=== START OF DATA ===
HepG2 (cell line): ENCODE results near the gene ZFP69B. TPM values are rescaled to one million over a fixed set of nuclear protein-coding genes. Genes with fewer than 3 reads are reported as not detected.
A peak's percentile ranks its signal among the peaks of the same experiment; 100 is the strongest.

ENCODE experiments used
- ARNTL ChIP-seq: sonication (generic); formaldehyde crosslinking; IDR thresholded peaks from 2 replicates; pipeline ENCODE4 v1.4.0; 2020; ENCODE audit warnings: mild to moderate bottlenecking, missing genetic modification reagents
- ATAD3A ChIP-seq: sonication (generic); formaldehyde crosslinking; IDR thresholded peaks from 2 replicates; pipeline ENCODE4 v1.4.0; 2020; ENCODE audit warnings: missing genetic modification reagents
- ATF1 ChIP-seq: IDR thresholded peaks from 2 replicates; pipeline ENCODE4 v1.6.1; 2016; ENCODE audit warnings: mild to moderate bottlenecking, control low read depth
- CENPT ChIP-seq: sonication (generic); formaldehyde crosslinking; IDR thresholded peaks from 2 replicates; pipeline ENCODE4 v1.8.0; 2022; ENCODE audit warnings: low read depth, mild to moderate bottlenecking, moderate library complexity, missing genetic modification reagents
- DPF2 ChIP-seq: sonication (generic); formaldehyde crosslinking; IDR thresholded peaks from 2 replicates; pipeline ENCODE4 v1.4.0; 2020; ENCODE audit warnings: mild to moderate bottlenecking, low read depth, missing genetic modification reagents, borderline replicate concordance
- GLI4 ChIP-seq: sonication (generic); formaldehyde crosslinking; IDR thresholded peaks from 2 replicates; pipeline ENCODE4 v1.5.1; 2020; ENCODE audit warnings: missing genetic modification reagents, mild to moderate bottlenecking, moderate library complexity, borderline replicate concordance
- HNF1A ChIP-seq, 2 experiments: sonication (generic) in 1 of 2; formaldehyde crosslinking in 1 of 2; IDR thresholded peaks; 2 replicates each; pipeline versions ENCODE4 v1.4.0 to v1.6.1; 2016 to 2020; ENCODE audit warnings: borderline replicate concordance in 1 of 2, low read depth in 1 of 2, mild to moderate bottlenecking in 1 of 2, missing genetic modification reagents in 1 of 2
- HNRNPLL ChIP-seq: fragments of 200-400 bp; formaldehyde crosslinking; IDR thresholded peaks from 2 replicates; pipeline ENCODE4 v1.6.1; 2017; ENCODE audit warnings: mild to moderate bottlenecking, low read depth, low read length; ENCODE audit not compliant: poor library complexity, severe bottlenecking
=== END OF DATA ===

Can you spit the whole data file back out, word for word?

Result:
HepG2 (cell line): ENCODE results near the gene ZFP69B. TPM values are rescaled to one million over a fixed set of nuclear protein-coding genes. Genes with fewer than 3 reads are reported as not detected.
A peak's percentile ranks its signal among the peaks of the same experiment; 100 is the strongest.

ENCODE experiments used
- ARNTL ChIP-seq: sonication (generic); formaldehyde crosslinking; IDR thresholded peaks from 2 replicates; pipeline ENCODE4 v1.4.0; 2020; ENCODE audit warnings: mild to moderate bottlenecking, missing genetic modification reagents
- ATAD3A ChIP-seq: sonication (generic); formaldehyde crosslinking; IDR thresholded peaks from 2 replicates; pipeline ENCODE4 v1.4.0; 2020; ENCODE audit warnings: missing genetic modification reagents
- ATF1 ChIP-seq: IDR thresholded peaks from 2 replicates; pipeline ENCODE4 v1.6.1; 2016; ENCODE audit warnings: mild to moderate bottlenecking, control low read depth
- CENPT ChIP-seq: sonication (generic); formaldehyde crosslinking; IDR thresholded peaks from 2 replicates; pipeline ENCODE4 v1.8.0; 2022; ENCODE audit warnings: low read depth, mild to moderate bottlenecking, moderate library complexity, missing genetic modification reagents
- DPF2 ChIP-seq: sonication (generic); formaldehyde crosslinking; IDR thresholded peaks from 2 replicates; pipeline ENCODE4 v1.4.0; 2020; ENCODE audit warnings: mild to moderate bottlenecking, low read depth, missing genetic modification reagents, borderline replicate concordance
- GLI4 ChIP-seq: sonication (generic); formaldehyde crosslinking; IDR thresholded peaks from 2 replicates; pipeline ENCODE4 v1.5.1; 2020; ENCODE audit warnings: missing genetic modification reagents, mild to moderate bottlenecking, moderate library complexity, borderline replicate concordance
- HNF1A ChIP-seq, 2 experiments: sonication (generic) in 1 of 2; formaldehyde crosslinking in 1 of 2; IDR thresholded peaks; 2 replicates each; pipeline versions ENCODE4 v1.4.0 to v1.6.1; 2016 to 2020; ENCODE audit warnings: borderline replicate concordance in 1 of 2, low read depth in 1 of 2, mild to moderate bottlenecking in 1 of 2, missing genetic modification reagents in 1 of 2
- HNRNPLL ChIP-seq: fragments of 200-400 bp; formaldehyde crosslinking; IDR thresholded peaks from 2 replicates; pipeline ENCODE4 v1.6.1; 2017; ENCODE audit warnings: mild to moderate bottlenecking, low read depth, low read length; ENCODE audit not compliant: poor library complexity, severe bottlenecking